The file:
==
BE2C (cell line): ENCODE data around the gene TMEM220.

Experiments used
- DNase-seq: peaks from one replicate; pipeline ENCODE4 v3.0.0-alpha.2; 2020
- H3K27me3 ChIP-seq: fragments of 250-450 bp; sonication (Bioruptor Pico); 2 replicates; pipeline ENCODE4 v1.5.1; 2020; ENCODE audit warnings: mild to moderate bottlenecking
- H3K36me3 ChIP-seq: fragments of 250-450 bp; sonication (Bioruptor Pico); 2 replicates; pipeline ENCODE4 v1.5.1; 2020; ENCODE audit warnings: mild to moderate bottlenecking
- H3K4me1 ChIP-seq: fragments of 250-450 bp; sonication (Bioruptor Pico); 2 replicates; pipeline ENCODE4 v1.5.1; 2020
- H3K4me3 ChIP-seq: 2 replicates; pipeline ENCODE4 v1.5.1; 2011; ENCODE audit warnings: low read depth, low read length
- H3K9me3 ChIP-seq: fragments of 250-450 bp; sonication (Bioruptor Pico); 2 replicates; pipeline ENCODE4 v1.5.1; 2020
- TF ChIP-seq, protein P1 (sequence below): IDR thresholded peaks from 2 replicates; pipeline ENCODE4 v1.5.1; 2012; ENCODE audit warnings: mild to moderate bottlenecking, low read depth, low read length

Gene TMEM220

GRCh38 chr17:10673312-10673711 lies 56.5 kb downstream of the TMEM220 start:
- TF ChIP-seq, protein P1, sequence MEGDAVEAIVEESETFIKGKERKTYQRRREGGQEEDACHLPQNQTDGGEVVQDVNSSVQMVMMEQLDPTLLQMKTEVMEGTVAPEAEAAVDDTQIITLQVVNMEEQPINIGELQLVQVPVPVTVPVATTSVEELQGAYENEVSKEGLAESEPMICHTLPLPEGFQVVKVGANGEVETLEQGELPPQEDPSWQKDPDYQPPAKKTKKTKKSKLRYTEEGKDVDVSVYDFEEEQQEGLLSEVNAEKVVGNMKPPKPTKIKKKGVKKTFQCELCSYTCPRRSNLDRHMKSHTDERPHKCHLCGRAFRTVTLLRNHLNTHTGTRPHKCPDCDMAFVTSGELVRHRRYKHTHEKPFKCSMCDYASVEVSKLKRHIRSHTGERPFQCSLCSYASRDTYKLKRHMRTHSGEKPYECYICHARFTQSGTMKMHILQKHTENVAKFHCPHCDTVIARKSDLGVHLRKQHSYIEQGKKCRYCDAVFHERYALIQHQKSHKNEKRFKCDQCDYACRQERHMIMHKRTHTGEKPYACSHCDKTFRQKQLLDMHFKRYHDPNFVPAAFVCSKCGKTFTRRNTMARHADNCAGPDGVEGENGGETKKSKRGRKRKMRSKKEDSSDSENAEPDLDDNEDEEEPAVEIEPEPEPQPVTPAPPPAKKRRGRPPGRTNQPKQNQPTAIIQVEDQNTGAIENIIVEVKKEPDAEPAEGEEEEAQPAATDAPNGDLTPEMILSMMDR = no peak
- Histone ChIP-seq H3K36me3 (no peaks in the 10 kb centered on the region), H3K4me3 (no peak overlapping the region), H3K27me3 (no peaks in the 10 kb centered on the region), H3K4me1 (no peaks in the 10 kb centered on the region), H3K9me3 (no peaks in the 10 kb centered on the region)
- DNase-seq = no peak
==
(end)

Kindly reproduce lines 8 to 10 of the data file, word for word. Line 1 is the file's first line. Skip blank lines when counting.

- H3K9me3 ChIP-seq: fragments of 250-450 bp; sonication (Bioruptor Pico); 2 replicates; pipeline ENCODE4 v1.5.1; 2020
- TF ChIP-seq, protein P1 (sequence below): IDR thresholded peaks from 2 replicates; pipeline ENCODE4 v1.5.1; 2012; ENCODE audit warnings: mild to moderate bottlenecking, low read depth, low read length

Gene TMEM220